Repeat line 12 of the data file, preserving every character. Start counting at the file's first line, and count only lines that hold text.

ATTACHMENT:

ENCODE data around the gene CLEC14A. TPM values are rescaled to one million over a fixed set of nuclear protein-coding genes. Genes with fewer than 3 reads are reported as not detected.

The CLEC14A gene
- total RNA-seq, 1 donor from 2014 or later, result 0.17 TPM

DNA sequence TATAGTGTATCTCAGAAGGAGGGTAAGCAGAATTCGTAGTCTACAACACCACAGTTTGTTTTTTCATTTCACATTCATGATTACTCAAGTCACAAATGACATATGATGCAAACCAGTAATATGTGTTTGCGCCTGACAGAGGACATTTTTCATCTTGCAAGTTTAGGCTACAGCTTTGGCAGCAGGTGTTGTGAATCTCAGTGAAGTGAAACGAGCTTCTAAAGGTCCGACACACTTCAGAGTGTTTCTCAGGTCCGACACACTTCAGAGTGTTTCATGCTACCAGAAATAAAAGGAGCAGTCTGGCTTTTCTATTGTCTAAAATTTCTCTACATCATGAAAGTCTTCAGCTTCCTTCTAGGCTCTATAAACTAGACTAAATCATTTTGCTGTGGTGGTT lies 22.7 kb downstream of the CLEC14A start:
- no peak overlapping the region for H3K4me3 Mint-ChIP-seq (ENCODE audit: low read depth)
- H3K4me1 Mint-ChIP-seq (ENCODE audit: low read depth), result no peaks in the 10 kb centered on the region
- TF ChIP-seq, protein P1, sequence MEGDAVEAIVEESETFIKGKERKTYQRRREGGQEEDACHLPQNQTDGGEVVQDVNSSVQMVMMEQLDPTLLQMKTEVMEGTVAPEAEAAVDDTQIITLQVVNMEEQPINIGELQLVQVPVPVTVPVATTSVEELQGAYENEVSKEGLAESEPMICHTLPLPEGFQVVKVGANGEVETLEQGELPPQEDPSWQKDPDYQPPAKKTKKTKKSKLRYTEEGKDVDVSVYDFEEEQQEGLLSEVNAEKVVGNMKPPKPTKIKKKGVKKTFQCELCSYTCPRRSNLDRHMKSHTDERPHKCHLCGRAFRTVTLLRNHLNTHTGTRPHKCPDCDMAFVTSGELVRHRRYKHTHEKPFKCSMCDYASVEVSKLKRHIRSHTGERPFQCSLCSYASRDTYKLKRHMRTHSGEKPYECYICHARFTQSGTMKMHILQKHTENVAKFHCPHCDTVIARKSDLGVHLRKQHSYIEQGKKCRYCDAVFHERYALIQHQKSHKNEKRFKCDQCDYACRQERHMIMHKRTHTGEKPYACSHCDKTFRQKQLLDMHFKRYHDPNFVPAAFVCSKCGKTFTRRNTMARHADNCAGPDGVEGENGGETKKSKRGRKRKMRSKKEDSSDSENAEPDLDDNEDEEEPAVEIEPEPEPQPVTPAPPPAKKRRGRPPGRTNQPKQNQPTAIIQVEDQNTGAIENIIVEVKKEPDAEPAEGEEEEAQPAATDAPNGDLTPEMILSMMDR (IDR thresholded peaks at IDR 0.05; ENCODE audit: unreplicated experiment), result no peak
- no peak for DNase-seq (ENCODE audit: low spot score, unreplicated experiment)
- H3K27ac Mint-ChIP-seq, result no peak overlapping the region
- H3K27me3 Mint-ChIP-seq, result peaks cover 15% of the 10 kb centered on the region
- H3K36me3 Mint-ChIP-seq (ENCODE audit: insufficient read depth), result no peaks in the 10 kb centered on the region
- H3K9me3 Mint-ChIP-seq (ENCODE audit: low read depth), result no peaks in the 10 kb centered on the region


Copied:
- H3K9me3 Mint-ChIP-seq (ENCODE audit: low read depth), result no peaks in the 10 kb centered on the region